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Matthew Burns

SEDBERGH SCHOOL STAFF TRAIN IN ESL IN THE MAINSTREAM CLASSROOM

Sedbergh School teaching staff who completed a professional development course in Teaching English as a Second Language in Mainstream Classrooms received their certificates this week.

The course, designed by the Government of Australia, is a demanding nine-week programme incorporating group workshops, classroom-based activities and highly practical readings. It provides teachers, working across the curriculum, with successful classroom strategies for improving the learning achievements of all their students—with a focus on their EAL students.

The aims of the course are:

– to identify the language-related needs of EAL students and develop teaching practices which address their needs in an holistic and explicit manner.
– to develop teachers’ awareness of how to accommodate the cultural and linguistic diversity and experiences of EAL students.
– to provide a positive context for teachers to trial suggested strategies and reflect critically and openly on their teaching.
– to develop collaborative working relationships between all teachers through a shared understanding of how to support EAL students. 

Catherine Bettney, course leader and Head of EAL Support said: “The staff who have taken part in the course so far have enjoyed the experience and have found it to be very worthwhile.

It is often difficult to find time (and energy!) for sustained professional development when working in a busy school but all the teachers who have done the course have found that taking time out each week to focus on their teaching, on their pupils’ learning and on having professional discussions with colleagues has been a very positive experience that has helped them to increase their enthusiasm for teaching and has motivated them to put into practice the techniques and ideas covered by the course.”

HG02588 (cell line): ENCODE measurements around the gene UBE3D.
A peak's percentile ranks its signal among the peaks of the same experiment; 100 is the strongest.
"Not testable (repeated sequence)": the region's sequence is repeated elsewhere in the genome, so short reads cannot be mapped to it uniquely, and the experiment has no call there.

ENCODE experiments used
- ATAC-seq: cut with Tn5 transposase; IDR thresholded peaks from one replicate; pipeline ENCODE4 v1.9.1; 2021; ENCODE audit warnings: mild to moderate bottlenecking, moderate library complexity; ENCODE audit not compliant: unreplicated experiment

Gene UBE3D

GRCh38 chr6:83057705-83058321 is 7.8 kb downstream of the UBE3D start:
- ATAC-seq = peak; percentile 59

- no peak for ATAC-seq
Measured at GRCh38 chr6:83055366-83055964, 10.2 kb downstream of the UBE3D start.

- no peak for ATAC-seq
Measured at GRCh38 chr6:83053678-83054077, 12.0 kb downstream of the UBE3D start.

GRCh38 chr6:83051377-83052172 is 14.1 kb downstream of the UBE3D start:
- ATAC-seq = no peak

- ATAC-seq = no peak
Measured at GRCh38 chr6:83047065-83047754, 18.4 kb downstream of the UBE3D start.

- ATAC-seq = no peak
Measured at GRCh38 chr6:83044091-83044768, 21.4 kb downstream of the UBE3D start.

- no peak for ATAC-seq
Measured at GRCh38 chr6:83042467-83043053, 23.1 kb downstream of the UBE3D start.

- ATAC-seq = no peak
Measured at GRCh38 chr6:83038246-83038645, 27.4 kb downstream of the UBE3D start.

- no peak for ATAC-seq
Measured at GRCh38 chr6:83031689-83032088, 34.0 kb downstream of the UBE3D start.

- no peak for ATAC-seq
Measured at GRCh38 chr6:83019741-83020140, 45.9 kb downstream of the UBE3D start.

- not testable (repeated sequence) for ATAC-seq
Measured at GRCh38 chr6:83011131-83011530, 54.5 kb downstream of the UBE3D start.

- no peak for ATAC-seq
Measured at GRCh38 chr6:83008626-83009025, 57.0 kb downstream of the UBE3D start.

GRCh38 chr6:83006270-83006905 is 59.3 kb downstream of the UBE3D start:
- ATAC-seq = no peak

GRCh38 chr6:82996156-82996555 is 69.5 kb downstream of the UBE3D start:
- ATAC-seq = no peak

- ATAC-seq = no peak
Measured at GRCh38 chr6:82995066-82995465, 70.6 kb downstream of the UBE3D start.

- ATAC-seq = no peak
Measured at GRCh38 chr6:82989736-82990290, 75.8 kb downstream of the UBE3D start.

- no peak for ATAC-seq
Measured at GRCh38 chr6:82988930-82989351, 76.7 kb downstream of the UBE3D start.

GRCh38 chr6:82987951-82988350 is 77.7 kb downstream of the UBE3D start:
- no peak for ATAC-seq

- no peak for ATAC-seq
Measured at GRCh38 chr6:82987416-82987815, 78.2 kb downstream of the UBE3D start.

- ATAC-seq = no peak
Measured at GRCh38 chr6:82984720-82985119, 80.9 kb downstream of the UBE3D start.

At Sedbergh School one fifth of the pupil roll comes from countries outside the UK and the School runs an active programme of social, sporting and cultural opportunities outside the classroom. By maintaining a majority of English-speaking pupils, this offers non-native speakers an authentic English boarding school experience with first class pastoral care and support for language learning and integration.  

Catherin Vormman, Year 12, is from Germany. She said: “I wanted to come for an English boarding school experience before studying for my Abitur next year in Germany. I think the in-House dinners are a really important part of settling in here – it’s different to home but you get a lot of opportunity to talk to people and it’s helped me to grow in confidence, socially, in a completely new country.”

Pier Pello, Year 12, is from Switzerland. He said: “I came to Sedbergh from a day school, where I spoke Italian as my first language, French as my second, and I was used to speaking English but only in History and Geography lessons.

It was quite new for me to be studying every lesson in a foreign language, having to get up to speed quickly on technical language in Maths, for example. But it’s impossible not to develop the new language skills because you’re immersed in English and English lifestyle every day here.

There’s always someone to talk to and practise with if you look for opportunities. Coming from an international background, for me it helped to have a mix of British and overseas students. I quickly made friends.”

For further information on overseas admissions, please visit https://www.sedberghschool.org/senior/admissions

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